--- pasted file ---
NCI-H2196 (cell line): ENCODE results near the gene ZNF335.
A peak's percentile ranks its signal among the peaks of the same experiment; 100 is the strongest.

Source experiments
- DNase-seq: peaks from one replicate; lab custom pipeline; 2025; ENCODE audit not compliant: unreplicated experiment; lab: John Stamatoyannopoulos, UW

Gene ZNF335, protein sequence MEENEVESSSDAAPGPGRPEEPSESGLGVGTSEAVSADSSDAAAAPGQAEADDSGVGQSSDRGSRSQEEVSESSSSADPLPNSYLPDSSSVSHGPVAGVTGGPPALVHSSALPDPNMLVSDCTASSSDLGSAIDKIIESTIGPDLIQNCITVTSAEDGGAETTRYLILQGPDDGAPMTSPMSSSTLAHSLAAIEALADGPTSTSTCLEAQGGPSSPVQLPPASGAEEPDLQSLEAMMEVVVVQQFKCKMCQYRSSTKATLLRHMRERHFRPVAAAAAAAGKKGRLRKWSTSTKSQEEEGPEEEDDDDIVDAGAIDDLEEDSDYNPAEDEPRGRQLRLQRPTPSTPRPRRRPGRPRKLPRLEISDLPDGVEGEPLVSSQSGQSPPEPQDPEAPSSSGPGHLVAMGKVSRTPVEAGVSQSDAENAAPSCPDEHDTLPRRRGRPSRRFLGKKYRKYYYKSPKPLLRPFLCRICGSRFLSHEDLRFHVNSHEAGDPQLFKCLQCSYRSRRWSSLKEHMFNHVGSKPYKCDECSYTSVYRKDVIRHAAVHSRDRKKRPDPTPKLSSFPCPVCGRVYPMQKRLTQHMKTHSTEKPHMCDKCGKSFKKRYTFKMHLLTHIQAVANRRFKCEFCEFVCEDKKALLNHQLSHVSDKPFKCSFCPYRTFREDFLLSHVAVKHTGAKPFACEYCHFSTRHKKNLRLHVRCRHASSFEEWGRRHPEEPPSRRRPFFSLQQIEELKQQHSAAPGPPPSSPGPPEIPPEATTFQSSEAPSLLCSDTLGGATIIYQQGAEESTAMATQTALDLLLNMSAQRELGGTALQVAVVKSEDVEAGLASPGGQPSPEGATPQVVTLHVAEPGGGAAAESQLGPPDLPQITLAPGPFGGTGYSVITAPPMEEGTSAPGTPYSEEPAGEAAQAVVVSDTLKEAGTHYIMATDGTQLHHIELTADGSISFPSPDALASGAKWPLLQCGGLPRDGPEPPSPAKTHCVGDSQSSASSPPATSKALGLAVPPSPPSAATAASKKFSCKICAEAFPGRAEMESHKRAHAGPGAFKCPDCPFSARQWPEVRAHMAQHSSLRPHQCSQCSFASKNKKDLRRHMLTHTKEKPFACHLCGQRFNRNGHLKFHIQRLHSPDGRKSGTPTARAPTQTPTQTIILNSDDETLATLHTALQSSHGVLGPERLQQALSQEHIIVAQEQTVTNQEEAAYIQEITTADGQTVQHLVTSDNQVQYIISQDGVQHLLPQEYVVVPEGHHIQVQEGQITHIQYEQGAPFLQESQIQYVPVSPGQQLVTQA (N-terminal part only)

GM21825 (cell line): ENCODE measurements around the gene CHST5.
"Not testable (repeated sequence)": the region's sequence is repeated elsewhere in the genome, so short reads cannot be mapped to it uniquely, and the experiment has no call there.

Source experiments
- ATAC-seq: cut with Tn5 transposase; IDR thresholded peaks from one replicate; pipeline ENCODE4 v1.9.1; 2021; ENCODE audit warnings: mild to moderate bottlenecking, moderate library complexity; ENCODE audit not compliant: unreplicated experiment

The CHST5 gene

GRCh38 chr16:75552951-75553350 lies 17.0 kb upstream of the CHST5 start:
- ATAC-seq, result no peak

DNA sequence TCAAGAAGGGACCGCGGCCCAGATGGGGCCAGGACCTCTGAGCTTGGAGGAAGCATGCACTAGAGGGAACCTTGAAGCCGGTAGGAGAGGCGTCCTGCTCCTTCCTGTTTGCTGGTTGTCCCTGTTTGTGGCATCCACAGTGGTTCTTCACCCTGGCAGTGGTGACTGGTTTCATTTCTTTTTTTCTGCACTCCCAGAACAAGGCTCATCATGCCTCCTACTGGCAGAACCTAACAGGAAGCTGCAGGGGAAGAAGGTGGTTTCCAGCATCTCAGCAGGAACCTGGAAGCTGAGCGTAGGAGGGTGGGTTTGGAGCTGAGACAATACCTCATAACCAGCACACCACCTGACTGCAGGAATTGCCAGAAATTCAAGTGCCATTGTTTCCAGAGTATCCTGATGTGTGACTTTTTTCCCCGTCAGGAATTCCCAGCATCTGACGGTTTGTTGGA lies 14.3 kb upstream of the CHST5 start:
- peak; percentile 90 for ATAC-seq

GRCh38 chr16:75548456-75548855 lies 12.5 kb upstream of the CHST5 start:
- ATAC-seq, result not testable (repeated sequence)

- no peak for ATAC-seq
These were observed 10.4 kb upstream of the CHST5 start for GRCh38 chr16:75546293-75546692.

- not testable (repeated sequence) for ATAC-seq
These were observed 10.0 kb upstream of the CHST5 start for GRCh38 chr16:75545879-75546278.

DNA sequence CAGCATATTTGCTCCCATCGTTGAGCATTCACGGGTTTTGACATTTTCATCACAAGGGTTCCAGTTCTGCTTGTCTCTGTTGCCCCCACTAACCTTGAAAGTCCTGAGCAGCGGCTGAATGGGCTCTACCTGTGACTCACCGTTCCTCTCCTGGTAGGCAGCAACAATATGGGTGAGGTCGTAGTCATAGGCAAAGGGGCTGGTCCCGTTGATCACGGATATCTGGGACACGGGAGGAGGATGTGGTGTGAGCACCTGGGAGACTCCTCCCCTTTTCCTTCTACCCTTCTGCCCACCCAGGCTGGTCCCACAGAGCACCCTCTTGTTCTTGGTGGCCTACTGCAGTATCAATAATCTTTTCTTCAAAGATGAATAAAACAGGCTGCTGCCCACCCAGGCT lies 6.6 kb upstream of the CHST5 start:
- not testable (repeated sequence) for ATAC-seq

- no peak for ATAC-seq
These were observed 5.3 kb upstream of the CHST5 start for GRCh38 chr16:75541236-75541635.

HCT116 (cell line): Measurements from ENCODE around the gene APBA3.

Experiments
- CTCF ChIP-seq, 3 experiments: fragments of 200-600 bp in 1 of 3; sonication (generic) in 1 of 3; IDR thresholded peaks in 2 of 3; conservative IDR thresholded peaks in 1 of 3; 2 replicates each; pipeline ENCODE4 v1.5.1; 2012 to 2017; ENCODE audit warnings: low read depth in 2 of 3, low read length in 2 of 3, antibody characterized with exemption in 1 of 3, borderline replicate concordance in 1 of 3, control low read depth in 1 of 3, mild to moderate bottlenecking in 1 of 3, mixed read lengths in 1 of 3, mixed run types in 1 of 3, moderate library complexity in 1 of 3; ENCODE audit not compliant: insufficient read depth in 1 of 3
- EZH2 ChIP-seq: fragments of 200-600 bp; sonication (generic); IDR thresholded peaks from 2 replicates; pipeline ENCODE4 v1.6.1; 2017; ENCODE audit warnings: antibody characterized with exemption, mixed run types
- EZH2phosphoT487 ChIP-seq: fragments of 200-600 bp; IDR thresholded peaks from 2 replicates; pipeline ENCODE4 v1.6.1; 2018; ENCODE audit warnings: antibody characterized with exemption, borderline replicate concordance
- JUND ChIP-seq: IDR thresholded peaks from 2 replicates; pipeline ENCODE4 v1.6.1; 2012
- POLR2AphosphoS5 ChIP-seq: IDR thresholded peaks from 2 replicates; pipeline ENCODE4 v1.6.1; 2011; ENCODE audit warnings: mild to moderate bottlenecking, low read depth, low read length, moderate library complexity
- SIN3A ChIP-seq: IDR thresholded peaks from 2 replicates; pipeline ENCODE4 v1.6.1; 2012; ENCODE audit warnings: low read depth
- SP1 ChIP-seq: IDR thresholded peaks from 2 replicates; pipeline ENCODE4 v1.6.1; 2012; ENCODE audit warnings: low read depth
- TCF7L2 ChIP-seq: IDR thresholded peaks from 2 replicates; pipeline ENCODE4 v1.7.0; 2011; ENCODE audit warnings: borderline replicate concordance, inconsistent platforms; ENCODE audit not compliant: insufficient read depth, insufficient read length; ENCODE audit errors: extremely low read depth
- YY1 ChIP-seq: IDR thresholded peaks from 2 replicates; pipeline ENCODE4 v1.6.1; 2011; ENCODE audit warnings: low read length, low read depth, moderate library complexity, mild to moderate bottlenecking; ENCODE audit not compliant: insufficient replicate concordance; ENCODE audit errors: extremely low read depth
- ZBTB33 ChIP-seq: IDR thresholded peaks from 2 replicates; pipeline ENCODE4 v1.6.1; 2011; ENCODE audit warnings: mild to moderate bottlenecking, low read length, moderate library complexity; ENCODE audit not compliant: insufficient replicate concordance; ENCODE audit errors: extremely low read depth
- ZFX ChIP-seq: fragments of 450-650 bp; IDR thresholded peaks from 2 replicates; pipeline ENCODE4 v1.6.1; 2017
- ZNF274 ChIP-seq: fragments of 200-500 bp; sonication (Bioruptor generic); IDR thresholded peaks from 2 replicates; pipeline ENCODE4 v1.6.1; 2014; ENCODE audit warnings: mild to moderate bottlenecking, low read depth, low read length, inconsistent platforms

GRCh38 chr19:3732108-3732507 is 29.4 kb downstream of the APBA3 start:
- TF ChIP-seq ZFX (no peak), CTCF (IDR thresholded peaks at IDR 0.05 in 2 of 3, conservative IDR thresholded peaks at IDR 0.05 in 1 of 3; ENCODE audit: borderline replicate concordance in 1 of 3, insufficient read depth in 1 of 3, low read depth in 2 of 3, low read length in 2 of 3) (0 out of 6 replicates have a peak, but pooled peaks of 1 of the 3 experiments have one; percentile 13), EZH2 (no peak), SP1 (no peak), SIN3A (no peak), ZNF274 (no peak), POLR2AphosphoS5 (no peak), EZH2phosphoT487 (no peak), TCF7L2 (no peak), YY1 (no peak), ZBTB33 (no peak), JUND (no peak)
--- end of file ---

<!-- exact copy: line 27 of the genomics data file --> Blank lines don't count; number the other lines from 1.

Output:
- CTCF ChIP-seq, 3 experiments: fragments of 200-600 bp in 1 of 3; sonication (generic) in 1 of 3; IDR thresholded peaks in 2 of 3; conservative IDR thresholded peaks in 1 of 3; 2 replicates each; pipeline ENCODE4 v1.5.1; 2012 to 2017; ENCODE audit warnings: low read depth in 2 of 3, low read length in 2 of 3, antibody characterized with exemption in 1 of 3, borderline replicate concordance in 1 of 3, control low read depth in 1 of 3, mild to moderate bottlenecking in 1 of 3, mixed read lengths in 1 of 3, mixed run types in 1 of 3, moderate library complexity in 1 of 3; ENCODE audit not compliant: insufficient read depth in 1 of 3